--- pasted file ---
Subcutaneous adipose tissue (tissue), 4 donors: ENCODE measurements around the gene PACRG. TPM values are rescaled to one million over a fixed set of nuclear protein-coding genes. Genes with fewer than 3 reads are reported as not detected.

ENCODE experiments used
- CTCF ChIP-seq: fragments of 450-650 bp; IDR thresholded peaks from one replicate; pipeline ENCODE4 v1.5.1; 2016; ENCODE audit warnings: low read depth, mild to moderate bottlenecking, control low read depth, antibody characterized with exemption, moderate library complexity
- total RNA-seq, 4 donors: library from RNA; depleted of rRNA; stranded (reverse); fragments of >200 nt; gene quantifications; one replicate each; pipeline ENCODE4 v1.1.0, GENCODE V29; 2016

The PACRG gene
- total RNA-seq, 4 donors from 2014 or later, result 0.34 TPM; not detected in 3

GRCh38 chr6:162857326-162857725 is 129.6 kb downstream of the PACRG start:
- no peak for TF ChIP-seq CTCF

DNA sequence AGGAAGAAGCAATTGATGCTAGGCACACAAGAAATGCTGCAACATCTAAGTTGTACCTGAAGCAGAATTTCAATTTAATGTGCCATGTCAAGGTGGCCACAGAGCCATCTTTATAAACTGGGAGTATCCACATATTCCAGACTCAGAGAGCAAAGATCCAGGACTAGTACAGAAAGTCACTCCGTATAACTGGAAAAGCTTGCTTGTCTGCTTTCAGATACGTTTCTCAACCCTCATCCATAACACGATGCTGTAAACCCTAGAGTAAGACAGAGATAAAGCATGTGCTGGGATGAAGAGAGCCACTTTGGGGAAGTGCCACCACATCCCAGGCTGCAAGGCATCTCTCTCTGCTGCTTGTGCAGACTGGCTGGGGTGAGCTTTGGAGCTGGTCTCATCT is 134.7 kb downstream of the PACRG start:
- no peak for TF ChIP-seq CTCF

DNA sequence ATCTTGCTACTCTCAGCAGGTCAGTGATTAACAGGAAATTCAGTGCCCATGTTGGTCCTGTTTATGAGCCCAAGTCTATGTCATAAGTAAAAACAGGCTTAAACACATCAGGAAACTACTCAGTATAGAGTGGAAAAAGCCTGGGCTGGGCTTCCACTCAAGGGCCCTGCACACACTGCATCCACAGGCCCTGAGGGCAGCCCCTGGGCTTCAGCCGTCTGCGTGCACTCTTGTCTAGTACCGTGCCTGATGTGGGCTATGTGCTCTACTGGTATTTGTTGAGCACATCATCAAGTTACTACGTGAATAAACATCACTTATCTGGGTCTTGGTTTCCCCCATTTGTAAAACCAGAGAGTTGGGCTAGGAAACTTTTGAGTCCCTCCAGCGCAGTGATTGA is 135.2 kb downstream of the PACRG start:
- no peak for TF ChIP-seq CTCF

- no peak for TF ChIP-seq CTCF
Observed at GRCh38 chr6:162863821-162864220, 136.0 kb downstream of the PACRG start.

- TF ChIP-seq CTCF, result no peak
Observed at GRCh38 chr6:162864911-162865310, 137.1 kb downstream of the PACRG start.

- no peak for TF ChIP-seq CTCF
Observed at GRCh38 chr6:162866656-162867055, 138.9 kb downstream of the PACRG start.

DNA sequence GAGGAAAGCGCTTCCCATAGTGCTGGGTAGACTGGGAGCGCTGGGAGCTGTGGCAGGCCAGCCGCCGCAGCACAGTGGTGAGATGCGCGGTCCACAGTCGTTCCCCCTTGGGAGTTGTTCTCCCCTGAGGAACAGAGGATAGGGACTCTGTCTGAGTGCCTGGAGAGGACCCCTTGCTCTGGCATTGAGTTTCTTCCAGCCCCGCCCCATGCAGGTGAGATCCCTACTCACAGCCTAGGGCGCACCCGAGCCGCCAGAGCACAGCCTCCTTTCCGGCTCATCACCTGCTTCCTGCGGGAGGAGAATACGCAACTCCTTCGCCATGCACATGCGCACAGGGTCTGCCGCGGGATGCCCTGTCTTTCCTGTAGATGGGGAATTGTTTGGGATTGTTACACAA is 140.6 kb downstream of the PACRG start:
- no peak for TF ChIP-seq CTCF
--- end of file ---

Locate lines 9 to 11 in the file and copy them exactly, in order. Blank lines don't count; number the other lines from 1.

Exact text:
DNA sequence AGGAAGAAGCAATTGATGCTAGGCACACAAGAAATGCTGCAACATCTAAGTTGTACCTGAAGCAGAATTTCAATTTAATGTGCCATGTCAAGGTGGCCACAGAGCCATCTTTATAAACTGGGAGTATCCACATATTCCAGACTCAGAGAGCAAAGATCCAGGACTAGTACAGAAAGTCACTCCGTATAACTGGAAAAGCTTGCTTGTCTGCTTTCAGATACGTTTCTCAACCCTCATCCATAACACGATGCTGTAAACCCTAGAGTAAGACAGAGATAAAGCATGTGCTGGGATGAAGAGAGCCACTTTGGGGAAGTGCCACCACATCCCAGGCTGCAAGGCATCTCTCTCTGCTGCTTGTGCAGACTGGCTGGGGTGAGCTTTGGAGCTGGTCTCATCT is 134.7 kb downstream of the PACRG start:
- no peak for TF ChIP-seq CTCF

DNA sequence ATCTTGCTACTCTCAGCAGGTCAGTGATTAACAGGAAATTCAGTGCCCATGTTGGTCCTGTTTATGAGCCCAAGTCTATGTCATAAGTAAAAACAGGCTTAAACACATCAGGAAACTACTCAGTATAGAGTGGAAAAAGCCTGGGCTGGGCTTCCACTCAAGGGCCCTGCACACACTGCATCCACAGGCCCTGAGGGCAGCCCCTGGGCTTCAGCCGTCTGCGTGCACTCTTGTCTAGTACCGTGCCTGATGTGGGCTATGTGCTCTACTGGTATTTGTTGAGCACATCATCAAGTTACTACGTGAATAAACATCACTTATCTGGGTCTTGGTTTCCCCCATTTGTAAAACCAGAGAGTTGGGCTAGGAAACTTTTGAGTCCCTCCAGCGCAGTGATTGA is 135.2 kb downstream of the PACRG start: